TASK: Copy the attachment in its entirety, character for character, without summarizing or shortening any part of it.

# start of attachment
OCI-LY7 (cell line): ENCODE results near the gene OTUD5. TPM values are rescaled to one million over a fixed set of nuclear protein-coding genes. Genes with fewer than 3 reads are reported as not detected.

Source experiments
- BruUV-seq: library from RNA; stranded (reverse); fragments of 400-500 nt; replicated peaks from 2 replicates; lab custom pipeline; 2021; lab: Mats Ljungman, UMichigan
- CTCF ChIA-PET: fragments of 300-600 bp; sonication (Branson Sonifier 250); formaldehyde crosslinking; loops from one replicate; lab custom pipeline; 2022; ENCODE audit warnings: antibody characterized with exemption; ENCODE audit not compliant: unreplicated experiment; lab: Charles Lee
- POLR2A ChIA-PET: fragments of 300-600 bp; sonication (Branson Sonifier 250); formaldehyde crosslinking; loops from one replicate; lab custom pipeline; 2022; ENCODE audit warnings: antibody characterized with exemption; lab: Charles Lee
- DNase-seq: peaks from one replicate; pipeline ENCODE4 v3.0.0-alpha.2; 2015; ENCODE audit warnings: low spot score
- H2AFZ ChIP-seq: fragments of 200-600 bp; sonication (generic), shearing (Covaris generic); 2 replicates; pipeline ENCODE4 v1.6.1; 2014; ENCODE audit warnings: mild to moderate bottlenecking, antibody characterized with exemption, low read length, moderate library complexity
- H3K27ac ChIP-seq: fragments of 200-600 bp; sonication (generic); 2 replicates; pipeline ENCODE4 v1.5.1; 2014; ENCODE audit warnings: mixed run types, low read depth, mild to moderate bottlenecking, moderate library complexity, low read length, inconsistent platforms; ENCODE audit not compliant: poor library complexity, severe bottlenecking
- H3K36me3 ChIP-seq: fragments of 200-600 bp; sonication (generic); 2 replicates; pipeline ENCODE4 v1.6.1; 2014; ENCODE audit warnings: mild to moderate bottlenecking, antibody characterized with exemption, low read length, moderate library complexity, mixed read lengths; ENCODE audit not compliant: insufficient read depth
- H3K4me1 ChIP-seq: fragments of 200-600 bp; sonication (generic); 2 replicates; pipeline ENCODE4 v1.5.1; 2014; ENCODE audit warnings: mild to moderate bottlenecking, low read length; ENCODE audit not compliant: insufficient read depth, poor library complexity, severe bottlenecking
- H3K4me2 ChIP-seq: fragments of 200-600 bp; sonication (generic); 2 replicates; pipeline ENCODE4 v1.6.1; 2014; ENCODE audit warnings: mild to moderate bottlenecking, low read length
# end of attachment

OCI-LY7 (cell line): ENCODE results near the gene OTUD5. TPM values are rescaled to one million over a fixed set of nuclear protein-coding genes. Genes with fewer than 3 reads are reported as not detected.

Source experiments
- BruUV-seq: library from RNA; stranded (reverse); fragments of 400-500 nt; replicated peaks from 2 replicates; lab custom pipeline; 2021; lab: Mats Ljungman, UMichigan
- CTCF ChIA-PET: fragments of 300-600 bp; sonication (Branson Sonifier 250); formaldehyde crosslinking; loops from one replicate; lab custom pipeline; 2022; ENCODE audit warnings: antibody characterized with exemption; ENCODE audit not compliant: unreplicated experiment; lab: Charles Lee
- POLR2A ChIA-PET: fragments of 300-600 bp; sonication (Branson Sonifier 250); formaldehyde crosslinking; loops from one replicate; lab custom pipeline; 2022; ENCODE audit warnings: antibody characterized with exemption; lab: Charles Lee
- DNase-seq: peaks from one replicate; pipeline ENCODE4 v3.0.0-alpha.2; 2015; ENCODE audit warnings: low spot score
- H2AFZ ChIP-seq: fragments of 200-600 bp; sonication (generic), shearing (Covaris generic); 2 replicates; pipeline ENCODE4 v1.6.1; 2014; ENCODE audit warnings: mild to moderate bottlenecking, antibody characterized with exemption, low read length, moderate library complexity
- H3K27ac ChIP-seq: fragments of 200-600 bp; sonication (generic); 2 replicates; pipeline ENCODE4 v1.5.1; 2014; ENCODE audit warnings: mixed run types, low read depth, mild to moderate bottlenecking, moderate library complexity, low read length, inconsistent platforms; ENCODE audit not compliant: poor library complexity, severe bottlenecking
- H3K36me3 ChIP-seq: fragments of 200-600 bp; sonication (generic); 2 replicates; pipeline ENCODE4 v1.6.1; 2014; ENCODE audit warnings: mild to moderate bottlenecking, antibody characterized with exemption, low read length, moderate library complexity, mixed read lengths; ENCODE audit not compliant: insufficient read depth
- H3K4me1 ChIP-seq: fragments of 200-600 bp; sonication (generic); 2 replicates; pipeline ENCODE4 v1.5.1; 2014; ENCODE audit warnings: mild to moderate bottlenecking, low read length; ENCODE audit not compliant: insufficient read depth, poor library complexity, severe bottlenecking
- H3K4me2 ChIP-seq: fragments of 200-600 bp; sonication (generic); 2 replicates; pipeline ENCODE4 v1.6.1; 2014; ENCODE audit warnings: mild to moderate bottlenecking, low read length